Example:  U.S. soldiers are always standing by in case they are needed to defend our country.

Example:  During the genocide in Rwanda in 1994, most countries stood by and did nothing to stop the murder.

Example:  George W. Bush always stood by his decision to invade Iraq as a response to the 9/11 attacks.


                  In English, a verb phrase can sometimes be made into a noun.  Thus the verb phrase to stand by can be changed to a noun form, spelled as one word, to mean the same thing as the verb.

Example:  The American Red Cross is a relief organization always on standby ready to help victims of natural disasters. 

stand down

                  To stand down is a military term meaning that the military personnel are ready to act but can rest for the moment.

Example:  During a war, if a battle is postponed, the army must stand down until the battle begins.

stand in the way

                  To stand in the way of something means to stop its progress or completion.

Example:  Sometimes the members of Congress stand in the way of the president trying to implement his policies.

stand accused

                  If someone is accused of a crime, we may say that they stand accused, as if they are already in the courtroom facing the judge for his or her sentence.

Example:  Osama Bin Laden stood accused of organizing the 9/11 attacks on New York until his death in 2011.


                  A person’s reputation for honesty, integrity or ability to get things done may be referred to as his or her standing in the community.  A political group can also have a standing in the nation, or a country may have a standing in the world.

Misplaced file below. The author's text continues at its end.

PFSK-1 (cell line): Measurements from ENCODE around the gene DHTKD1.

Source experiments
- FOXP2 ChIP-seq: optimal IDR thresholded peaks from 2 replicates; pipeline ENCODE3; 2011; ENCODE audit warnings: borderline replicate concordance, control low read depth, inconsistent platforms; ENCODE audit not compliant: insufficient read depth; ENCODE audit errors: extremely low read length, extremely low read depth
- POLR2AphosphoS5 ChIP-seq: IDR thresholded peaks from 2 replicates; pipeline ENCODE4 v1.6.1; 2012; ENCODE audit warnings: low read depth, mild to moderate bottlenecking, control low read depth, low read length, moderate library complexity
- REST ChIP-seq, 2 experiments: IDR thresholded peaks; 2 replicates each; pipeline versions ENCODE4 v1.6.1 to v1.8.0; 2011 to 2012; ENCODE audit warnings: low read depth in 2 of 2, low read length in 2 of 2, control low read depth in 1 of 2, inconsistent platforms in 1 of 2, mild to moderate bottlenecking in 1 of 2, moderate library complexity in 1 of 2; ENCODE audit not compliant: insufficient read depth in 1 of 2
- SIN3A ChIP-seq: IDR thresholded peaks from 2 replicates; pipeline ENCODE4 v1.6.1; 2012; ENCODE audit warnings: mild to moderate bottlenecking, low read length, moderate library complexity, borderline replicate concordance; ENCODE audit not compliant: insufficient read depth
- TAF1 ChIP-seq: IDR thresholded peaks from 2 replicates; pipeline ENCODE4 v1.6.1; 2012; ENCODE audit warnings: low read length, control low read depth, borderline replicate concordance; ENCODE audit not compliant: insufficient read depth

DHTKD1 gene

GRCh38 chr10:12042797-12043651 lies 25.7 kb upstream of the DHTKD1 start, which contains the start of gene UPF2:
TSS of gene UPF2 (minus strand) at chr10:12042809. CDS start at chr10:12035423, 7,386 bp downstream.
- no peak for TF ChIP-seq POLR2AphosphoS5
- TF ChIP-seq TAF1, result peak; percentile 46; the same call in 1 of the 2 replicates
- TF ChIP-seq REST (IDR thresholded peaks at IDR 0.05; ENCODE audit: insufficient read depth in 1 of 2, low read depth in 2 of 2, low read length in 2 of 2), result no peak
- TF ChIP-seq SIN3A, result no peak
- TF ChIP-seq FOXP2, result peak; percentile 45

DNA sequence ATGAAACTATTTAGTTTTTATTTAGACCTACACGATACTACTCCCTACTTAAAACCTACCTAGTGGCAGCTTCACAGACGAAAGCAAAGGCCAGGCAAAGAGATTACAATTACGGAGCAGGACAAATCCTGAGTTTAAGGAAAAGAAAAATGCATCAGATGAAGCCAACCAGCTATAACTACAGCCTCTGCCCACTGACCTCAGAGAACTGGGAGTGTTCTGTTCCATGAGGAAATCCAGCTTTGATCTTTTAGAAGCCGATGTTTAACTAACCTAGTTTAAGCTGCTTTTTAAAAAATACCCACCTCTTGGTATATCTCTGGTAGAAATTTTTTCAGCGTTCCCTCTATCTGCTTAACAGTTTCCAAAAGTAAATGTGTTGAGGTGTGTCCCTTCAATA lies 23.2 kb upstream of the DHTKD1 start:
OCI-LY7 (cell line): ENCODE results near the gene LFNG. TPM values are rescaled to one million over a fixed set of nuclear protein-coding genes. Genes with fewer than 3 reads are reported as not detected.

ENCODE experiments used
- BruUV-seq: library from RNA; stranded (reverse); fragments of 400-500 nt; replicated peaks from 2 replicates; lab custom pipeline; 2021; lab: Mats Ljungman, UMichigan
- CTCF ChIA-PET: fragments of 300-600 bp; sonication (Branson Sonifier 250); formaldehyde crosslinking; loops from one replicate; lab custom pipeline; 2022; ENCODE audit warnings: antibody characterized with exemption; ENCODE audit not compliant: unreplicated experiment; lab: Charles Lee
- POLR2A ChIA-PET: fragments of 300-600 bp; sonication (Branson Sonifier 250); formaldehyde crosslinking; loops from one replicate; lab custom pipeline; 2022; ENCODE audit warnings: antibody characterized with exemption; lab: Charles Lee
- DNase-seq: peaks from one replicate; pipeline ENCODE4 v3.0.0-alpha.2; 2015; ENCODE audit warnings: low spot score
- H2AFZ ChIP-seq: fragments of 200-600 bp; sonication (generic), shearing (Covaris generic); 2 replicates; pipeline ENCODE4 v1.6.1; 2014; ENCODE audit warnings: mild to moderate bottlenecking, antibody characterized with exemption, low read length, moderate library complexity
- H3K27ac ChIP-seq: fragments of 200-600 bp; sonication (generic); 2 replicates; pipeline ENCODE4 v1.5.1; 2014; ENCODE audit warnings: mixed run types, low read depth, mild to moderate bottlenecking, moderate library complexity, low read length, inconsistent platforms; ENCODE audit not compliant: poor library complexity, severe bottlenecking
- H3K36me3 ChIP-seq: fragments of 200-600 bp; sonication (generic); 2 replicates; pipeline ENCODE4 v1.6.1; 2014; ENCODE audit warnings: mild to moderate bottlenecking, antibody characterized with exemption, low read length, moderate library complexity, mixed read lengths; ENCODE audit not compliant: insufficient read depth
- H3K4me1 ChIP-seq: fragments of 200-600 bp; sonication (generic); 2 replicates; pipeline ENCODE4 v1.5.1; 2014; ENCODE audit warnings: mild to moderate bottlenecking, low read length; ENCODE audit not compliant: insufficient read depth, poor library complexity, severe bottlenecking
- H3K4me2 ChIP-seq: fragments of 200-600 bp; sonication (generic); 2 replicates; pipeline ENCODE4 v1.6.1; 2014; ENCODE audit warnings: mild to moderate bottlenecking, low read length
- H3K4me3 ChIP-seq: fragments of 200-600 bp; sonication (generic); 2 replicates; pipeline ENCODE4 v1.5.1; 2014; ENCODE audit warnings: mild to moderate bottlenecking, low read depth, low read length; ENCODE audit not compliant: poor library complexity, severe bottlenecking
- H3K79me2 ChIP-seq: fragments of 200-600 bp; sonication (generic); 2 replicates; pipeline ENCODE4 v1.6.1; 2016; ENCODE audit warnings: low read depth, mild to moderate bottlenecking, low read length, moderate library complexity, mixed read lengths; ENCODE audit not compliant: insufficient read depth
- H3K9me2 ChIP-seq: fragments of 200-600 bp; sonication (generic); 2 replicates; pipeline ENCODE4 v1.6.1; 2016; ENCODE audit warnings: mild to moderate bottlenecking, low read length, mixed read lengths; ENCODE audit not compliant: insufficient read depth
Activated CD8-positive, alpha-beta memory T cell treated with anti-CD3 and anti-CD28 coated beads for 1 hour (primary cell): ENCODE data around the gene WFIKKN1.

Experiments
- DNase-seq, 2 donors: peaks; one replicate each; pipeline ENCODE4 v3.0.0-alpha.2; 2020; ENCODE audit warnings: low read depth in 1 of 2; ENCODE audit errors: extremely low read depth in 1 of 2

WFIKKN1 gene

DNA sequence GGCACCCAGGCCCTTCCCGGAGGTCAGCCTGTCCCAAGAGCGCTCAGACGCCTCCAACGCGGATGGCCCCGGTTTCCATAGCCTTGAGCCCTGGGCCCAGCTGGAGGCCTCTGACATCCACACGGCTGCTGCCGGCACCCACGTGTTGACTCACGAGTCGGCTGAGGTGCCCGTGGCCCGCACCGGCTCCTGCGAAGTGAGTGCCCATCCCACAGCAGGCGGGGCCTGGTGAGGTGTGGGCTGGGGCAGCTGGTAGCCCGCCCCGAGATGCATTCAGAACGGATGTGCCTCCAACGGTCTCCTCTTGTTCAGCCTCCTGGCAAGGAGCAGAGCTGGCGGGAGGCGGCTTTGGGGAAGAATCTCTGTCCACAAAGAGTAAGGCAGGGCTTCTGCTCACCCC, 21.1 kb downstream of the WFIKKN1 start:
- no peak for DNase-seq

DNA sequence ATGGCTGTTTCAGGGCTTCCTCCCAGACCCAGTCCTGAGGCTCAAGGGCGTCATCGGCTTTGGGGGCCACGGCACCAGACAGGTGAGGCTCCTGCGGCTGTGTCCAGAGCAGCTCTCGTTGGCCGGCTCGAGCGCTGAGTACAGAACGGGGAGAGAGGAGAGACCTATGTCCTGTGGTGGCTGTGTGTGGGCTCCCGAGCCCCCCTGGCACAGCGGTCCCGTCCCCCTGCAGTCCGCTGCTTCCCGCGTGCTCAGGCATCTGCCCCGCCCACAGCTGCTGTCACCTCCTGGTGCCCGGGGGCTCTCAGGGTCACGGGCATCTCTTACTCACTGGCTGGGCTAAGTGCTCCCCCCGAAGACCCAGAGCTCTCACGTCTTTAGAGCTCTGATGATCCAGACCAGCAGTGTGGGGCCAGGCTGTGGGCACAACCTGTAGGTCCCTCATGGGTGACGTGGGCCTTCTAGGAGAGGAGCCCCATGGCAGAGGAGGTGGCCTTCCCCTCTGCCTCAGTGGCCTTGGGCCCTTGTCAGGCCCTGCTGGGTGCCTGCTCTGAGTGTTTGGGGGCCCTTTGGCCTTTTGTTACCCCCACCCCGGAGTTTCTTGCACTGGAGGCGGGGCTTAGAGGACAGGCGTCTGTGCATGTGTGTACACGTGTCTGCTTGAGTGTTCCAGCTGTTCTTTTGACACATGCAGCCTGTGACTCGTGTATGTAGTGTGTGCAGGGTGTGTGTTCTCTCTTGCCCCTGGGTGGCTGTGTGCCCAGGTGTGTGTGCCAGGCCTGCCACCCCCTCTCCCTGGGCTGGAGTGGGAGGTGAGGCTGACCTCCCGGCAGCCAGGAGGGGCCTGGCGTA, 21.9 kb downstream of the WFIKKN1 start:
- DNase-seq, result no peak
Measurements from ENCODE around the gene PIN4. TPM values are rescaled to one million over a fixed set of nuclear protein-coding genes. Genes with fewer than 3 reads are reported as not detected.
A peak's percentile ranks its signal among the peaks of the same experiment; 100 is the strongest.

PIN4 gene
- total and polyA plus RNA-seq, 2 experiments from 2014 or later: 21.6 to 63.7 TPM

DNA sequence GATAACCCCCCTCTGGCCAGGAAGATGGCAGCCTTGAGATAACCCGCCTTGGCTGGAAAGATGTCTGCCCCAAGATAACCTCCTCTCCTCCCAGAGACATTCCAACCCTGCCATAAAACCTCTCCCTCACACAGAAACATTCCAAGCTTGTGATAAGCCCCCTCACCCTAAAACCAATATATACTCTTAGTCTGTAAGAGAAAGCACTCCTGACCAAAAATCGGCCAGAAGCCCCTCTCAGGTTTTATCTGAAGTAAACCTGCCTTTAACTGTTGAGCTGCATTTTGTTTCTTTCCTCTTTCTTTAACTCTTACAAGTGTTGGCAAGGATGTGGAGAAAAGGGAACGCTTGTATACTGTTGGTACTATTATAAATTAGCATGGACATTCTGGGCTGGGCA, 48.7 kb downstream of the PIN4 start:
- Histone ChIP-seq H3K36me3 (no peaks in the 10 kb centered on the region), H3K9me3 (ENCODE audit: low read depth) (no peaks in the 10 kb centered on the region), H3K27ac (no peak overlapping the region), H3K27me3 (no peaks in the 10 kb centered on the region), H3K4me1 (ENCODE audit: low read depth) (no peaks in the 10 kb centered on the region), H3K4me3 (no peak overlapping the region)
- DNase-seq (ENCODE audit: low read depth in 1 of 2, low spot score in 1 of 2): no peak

Example:  The war in Iraq endangered the moral and political standing of the United States throughout the world.

left standing

                  In a large fight or a boxing match, the losers will be knocked down, and the winners will be left standing up.  In popular terms, a person or group who is left standing is the one that has defeated all the competitors.

Example:  In the 2008 economic crisis, some Wall Street firms had to close their doors, while others such as Goldman Sachs, Morgan Stanley, and Chase were left standing 


                  In a standoff, two people, groups or countries do not fight but silently oppose each other hoping for a resolution of their problems.

Example:  During the Cold War, there was a standoff between the United States and the Soviet Union. 

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Occupy Wall Street protestors standing up against Wall Street bankers

stand in

                  A stand in is a person who replaces or substitutes for another person.

Example:  In case of emergency, the vice-president of the United States is a stand in for the president.


                  When one takes a stand for or against something, one is also taking a stance.

Example:  The Bush administration took the stance that the War in Iraq was necessary to remove the dictator Saddam Hussein.

Next time:  Propping Up Governments: Metaphors of Buildings